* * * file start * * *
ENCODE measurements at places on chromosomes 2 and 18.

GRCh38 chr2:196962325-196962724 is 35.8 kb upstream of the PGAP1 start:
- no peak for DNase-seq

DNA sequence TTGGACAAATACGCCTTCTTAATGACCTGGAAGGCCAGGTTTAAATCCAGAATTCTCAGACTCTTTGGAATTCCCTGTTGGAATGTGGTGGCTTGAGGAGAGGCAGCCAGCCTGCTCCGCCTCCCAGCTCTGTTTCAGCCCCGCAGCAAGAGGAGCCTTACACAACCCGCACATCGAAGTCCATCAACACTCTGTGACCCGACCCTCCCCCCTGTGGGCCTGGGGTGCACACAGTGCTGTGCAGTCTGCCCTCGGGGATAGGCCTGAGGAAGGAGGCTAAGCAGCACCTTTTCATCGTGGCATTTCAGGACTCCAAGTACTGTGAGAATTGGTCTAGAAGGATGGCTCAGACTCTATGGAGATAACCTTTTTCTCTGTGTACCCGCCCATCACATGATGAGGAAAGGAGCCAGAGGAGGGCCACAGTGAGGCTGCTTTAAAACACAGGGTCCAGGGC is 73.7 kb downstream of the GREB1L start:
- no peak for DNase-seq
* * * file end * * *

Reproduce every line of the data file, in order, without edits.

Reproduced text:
ENCODE measurements at places on chromosomes 2 and 18.

GRCh38 chr2:196962325-196962724 is 35.8 kb upstream of the PGAP1 start:
- no peak for DNase-seq

DNA sequence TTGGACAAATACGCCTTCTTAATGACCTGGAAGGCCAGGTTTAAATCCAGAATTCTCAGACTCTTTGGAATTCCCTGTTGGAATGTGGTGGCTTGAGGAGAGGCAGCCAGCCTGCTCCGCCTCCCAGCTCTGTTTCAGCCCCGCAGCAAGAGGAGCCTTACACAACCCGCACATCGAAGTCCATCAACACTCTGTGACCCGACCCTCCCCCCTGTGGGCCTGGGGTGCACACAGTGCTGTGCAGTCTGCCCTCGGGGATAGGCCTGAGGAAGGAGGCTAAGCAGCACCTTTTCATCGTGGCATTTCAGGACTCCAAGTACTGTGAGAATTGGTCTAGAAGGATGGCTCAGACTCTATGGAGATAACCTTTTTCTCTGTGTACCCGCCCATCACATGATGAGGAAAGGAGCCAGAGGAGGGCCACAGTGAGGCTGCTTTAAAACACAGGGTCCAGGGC is 73.7 kb downstream of the GREB1L start:
- no peak for DNase-seq